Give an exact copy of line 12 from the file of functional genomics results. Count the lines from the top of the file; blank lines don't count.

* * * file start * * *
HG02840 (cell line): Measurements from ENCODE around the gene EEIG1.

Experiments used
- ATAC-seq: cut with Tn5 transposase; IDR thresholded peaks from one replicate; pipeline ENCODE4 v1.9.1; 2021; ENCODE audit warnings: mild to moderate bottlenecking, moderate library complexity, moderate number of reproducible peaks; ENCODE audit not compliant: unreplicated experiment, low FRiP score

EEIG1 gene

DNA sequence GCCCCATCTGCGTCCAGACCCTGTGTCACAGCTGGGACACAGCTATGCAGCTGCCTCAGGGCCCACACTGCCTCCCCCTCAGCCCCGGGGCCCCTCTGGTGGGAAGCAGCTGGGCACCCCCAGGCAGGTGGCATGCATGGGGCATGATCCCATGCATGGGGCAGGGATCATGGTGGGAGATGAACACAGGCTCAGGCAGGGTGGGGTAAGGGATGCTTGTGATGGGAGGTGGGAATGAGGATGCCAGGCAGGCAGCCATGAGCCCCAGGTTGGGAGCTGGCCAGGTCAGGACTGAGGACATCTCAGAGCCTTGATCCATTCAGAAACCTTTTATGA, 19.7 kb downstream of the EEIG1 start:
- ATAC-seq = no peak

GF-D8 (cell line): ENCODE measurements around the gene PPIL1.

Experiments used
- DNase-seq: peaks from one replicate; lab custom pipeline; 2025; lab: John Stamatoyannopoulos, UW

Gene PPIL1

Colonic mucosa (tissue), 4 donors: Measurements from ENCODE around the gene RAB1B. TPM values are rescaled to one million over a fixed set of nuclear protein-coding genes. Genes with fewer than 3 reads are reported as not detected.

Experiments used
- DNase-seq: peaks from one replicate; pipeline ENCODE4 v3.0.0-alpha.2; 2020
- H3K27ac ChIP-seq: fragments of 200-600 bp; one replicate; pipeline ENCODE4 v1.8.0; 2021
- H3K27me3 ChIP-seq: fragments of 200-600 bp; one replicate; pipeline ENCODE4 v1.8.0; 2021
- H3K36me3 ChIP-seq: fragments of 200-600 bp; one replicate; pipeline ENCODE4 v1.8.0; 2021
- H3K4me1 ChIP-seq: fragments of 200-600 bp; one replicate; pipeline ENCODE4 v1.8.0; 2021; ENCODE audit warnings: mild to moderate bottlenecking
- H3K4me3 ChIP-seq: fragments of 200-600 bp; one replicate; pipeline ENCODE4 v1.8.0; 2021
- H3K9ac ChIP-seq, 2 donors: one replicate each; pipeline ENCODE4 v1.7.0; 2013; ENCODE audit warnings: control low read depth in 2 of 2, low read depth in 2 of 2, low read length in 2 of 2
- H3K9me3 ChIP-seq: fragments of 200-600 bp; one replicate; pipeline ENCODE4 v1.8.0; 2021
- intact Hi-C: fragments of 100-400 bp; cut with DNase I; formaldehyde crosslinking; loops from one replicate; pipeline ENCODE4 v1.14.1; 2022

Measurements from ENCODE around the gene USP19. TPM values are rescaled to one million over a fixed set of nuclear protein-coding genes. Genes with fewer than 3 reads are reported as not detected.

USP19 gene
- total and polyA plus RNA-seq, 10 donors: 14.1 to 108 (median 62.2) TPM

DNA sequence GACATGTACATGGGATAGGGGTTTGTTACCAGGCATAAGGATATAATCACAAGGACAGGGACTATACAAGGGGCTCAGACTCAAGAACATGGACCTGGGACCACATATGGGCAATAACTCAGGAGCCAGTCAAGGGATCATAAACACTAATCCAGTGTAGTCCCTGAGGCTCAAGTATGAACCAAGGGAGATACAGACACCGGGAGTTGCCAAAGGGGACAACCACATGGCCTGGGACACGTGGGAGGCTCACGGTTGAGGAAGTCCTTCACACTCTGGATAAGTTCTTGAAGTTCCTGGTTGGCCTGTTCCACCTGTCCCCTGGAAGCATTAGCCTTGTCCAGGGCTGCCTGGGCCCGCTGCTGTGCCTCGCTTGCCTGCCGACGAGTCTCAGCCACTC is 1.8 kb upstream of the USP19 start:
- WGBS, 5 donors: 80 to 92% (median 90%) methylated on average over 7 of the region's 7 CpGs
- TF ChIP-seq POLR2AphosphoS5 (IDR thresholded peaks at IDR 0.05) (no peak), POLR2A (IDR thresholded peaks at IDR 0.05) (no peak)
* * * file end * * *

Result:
Experiments used